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Hoffmann, R. A wiki for the life sciences where authorship matters. Nature Genetics (2008)

Herpes simplex virus helicase-primase inhibitors are active in animal models of human disease.

Herpes simplex virus infections are the cause of significant morbidity, and currently used therapeutics are largely based on modified nucleoside analogs that inhibit viral DNA polymerase function. To target this disease in a new way, we have identified and optimized selective thiazolylphenyl-containing inhibitors of the herpes simplex virus (HSV) helicase-primase enzyme. The most potent compounds inhibited the helicase, the primase and the DNA-dependent ATPase activities of the enzyme with IC50 (50% inhibitory concentration) values less than 100 nM. Inhibition of the enzymatic activities was through stabilization of the interaction between the helicase-primase and DNA substrates, preventing the progression through helicase or primase catalytic cycles. Helicase-primase inhibitors also prevented viral replication as demonstrated in viral growth assays. One compound, BILS 179 BS, displayed an EC50 (effective concentration inhibiting viral growth by 50%) of 27 nM against viral growth with a selectivity index greater than 2,000. Antiviral activity was also demonstrated for multiple strains of HSV, including strains resistant to nucleoside-based therapies. Most importantly, BILS 179 BS was orally active against HSV infections in murine models of HSV-1 and HSV-2 disease and more effective than acyclovir when the treatment frequency per day was reduced or when initiation of treatment was delayed up to 65 hours after infection. These studies validate the use of helicase-primase inhibitors for the treatment of acute herpesvirus infections and provide new lead compounds for optimization and design of superior anti-HSV agents.[1]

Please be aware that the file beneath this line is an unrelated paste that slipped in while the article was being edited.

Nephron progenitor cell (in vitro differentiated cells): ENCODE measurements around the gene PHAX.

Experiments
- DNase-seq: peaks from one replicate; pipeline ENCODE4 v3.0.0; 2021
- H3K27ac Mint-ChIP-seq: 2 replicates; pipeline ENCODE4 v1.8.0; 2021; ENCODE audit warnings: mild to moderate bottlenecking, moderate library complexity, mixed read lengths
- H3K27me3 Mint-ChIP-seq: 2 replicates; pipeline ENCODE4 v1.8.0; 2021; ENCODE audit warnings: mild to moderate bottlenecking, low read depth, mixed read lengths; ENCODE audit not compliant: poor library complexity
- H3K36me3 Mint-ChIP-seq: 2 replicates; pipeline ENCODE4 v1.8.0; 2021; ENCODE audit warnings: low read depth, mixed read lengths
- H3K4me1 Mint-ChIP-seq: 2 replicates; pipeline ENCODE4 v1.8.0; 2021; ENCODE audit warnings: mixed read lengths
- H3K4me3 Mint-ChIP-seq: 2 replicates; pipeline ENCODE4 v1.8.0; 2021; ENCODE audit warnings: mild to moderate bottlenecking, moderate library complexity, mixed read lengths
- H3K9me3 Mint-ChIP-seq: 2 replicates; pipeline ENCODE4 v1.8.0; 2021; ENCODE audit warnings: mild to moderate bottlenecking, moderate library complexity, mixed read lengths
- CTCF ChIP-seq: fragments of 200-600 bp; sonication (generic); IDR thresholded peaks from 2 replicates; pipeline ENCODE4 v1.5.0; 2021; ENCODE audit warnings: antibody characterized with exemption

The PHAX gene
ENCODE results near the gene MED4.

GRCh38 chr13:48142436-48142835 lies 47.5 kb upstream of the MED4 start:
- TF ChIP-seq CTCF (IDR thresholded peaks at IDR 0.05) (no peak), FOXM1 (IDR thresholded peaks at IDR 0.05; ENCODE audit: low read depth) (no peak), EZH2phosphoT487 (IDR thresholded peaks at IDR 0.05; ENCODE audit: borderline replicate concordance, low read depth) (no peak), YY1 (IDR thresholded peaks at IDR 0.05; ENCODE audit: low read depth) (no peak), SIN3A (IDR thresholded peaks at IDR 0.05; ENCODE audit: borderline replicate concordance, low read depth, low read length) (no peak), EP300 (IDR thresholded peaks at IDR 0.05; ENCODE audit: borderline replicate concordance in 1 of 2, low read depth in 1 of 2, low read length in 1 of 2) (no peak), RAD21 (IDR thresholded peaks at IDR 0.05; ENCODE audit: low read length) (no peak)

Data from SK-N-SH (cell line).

1. Herpes simplex virus helicase-primase inhibitors are active in animal models of human disease. Crute, J.J., Grygon, C.A., Hargrave, K.D., Simoneau, B., Faucher, A.M., Bolger, G., Kibler, P., Liuzzi, M., Cordingley, M.G. Nat. Med. (2002) [Pubmed]
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